Since the US Supreme Court’s (SCOTUS) July 30th denial of the federal government’s motions to dismiss the case of Juliana vs. US, the plaintiffs and their attorneys have been preparing for trial—the one the Trump administration had hoped to avoid and that others are calling the trial of the century.
Think about how permanent funds for common assets in poorer countries could vastly reduce inequality and poverty!
One in six Americans say they would personally engage in nonviolent civil disobedience against corporate or government activities that make global warming worse.
While much of the momentum to fight climate change is focused on political channels, there are parallel efforts using law to force government to take specific, enforceable actions to reduce carbon emissions.
“How come there’s no public dimension to natural resource law, and the public who uses these areas and actually owns most of them doesn’t have a say in what goes on?”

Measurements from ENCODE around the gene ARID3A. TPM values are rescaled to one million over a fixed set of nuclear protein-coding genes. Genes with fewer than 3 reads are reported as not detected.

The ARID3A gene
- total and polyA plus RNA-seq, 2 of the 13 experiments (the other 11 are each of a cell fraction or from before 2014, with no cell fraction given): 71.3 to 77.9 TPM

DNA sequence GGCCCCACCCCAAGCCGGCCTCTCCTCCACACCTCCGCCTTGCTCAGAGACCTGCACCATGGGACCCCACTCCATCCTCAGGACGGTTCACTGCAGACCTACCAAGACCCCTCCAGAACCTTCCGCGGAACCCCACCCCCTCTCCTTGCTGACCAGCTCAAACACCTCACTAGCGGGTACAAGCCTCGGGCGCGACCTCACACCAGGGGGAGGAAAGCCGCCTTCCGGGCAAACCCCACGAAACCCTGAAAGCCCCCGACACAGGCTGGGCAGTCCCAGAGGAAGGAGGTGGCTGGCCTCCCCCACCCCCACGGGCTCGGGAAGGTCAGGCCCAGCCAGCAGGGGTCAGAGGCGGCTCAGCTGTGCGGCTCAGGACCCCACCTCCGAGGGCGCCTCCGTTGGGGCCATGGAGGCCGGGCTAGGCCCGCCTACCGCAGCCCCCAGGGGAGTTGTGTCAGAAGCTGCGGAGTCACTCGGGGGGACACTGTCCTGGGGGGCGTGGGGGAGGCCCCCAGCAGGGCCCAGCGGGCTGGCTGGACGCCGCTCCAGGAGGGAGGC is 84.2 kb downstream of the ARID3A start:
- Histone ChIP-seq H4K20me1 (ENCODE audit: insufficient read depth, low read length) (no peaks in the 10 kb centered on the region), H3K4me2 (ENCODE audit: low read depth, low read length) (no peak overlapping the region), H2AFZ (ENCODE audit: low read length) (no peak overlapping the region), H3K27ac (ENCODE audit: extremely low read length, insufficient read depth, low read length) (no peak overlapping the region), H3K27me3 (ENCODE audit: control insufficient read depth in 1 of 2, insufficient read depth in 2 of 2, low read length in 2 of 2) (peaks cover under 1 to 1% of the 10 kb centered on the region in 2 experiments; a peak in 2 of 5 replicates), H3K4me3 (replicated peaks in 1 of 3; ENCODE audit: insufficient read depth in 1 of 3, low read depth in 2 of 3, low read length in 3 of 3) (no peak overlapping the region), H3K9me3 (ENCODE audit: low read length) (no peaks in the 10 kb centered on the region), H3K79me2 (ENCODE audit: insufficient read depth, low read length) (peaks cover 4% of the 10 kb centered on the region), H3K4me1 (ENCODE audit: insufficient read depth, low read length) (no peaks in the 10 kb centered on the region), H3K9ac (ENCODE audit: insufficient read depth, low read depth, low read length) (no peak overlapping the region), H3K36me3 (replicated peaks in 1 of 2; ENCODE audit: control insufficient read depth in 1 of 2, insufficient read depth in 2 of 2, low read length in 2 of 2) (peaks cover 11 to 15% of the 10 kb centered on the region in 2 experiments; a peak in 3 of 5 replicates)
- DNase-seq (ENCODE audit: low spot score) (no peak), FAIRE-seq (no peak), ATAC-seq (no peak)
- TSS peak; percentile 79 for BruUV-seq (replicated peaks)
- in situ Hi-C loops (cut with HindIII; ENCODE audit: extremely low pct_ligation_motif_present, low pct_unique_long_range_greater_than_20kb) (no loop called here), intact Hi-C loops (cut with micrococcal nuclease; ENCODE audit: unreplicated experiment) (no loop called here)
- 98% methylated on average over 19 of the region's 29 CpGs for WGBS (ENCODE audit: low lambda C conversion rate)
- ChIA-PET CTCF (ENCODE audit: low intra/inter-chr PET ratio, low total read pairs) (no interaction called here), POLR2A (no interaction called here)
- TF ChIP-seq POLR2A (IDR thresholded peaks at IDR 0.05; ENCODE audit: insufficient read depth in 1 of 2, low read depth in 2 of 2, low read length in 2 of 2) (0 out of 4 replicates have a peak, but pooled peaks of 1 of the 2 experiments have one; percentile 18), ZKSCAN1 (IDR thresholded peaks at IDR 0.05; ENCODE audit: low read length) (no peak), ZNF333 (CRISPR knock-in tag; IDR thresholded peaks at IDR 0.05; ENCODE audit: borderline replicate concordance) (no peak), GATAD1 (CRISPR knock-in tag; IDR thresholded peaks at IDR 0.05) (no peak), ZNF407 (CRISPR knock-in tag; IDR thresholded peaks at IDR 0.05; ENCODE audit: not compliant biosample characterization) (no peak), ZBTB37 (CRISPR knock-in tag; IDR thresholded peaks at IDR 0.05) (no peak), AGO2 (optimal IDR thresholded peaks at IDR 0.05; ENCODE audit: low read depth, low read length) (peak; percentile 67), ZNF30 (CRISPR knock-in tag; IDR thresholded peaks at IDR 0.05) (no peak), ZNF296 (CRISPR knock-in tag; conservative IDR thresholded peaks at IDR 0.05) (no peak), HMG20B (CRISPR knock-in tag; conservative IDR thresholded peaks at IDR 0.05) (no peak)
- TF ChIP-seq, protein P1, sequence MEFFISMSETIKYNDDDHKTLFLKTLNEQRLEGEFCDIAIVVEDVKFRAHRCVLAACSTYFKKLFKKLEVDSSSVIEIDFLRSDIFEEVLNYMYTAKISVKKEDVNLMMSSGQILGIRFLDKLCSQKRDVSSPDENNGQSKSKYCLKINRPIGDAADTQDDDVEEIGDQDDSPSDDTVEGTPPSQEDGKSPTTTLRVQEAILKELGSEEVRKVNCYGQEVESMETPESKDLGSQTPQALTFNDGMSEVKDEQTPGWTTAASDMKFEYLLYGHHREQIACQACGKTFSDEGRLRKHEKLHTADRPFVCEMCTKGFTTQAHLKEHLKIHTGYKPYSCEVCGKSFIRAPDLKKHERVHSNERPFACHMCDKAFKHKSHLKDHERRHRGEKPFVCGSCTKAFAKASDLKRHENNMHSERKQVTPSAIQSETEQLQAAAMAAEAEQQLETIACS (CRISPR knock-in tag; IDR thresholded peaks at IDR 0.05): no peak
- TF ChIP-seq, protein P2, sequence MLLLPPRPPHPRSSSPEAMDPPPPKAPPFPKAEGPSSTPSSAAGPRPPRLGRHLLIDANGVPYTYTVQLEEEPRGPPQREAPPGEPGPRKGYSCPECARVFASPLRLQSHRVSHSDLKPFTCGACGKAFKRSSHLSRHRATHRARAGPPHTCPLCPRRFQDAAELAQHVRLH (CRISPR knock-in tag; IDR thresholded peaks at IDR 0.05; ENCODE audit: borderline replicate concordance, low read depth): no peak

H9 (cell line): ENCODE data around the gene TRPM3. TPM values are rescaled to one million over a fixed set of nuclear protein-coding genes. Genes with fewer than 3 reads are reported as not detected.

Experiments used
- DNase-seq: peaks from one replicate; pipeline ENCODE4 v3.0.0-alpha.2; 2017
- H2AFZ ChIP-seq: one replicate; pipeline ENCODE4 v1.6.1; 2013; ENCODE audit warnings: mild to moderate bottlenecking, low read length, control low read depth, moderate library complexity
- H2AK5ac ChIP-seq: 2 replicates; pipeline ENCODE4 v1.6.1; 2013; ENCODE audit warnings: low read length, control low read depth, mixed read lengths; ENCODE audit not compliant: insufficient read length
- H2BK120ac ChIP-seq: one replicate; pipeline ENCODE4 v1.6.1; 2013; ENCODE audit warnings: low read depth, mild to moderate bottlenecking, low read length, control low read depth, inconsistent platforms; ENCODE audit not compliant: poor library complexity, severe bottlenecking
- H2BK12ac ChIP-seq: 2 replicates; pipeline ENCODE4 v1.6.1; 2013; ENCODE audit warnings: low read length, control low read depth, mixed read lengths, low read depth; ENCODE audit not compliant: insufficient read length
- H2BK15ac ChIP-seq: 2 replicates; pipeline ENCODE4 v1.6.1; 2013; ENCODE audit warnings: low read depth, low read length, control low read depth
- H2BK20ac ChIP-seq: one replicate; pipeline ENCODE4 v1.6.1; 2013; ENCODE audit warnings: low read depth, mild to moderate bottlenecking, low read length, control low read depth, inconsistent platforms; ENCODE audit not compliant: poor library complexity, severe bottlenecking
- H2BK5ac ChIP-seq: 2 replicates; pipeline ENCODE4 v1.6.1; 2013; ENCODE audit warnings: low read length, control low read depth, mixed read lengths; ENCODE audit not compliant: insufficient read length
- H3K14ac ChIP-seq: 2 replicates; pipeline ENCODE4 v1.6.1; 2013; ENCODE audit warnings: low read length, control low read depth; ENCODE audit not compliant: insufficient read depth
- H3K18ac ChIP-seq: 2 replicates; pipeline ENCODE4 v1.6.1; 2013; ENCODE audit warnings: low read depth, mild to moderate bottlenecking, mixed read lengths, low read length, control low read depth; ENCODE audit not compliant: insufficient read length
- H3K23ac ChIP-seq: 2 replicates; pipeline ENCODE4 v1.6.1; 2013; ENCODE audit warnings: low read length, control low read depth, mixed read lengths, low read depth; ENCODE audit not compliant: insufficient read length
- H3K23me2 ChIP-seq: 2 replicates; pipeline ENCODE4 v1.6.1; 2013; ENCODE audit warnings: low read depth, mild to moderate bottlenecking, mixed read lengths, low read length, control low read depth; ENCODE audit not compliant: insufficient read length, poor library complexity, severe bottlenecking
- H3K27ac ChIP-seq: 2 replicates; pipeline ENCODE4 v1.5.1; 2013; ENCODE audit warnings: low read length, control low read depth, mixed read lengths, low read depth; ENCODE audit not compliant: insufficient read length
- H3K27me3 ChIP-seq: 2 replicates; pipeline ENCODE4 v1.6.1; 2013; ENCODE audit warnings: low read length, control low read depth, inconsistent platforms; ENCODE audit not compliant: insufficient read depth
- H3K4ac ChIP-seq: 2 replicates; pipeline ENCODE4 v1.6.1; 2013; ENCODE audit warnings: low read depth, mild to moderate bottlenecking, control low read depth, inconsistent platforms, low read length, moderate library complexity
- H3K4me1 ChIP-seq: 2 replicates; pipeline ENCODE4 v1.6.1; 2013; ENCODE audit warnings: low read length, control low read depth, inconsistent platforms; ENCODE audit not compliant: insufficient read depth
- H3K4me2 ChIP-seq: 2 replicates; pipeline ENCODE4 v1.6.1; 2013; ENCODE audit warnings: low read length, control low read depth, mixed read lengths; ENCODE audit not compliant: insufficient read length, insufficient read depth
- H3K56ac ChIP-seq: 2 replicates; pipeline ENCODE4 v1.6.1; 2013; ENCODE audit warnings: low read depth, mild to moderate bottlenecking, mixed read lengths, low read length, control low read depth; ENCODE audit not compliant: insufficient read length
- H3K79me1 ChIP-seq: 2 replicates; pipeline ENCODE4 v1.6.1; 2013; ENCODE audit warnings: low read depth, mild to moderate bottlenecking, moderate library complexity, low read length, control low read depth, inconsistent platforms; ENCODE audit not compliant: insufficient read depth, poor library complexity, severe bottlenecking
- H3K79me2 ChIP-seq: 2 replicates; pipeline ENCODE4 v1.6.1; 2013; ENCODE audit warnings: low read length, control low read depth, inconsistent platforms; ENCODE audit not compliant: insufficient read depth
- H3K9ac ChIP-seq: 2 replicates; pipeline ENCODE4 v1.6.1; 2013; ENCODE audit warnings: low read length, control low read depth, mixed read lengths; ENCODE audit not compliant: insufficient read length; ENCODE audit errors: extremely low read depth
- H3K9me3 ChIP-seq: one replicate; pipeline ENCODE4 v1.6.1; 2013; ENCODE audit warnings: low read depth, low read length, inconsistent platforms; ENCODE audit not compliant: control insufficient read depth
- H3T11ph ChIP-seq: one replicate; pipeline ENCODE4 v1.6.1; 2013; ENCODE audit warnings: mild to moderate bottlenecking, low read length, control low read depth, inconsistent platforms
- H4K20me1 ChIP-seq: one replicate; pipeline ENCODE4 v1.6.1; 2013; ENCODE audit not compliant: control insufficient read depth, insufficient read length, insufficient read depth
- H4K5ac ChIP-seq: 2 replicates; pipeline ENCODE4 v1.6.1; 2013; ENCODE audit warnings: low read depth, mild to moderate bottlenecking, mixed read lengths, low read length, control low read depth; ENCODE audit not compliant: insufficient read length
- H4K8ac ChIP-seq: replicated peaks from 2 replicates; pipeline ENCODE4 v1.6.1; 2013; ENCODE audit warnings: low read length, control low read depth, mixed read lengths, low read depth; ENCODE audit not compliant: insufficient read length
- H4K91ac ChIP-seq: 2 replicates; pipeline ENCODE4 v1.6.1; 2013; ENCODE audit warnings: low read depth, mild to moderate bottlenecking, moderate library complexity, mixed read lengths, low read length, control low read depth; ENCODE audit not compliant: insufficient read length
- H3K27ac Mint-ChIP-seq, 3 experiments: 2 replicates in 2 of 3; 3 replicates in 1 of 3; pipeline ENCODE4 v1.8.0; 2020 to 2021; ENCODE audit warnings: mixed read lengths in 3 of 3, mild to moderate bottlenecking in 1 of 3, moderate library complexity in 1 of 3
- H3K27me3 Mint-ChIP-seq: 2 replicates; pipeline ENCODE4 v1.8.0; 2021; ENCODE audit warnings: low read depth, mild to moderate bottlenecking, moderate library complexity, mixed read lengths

•The End of Snow? •The ‘pause’ in global warming is not even a thing •"We Can’t Trust Capitalism to Just Fix This" Global Warming Mess •Tunisia embeds climate change in constitution •Climate change: Rainforest absorption of CO2 becoming erratic •Discovering a Legal Tool to Curb Climate Change •Six Decades of a Warming Earth •Met Office report spells out climate change link to UK storms and flooding
In her brilliant new book, Mary Christina Wood, a noted environmental law scholar at the University of Oregon, Eugene, courageously sweeps aside the bland half-truths and evasions about environmental law.
Corporations are created by state-issued charters. Where corporations are violating their duty to the public trust — governments have an obligation to stop them from doing so or to revoke their charters.
Water Governance for 21st Century, by Shiney Varghese at the Institute for Agriculture and Trade Policy, makes a compelling case urging advcates and policy makers to advance an approach combining the commons framework and the Public Trust Doctrine principles.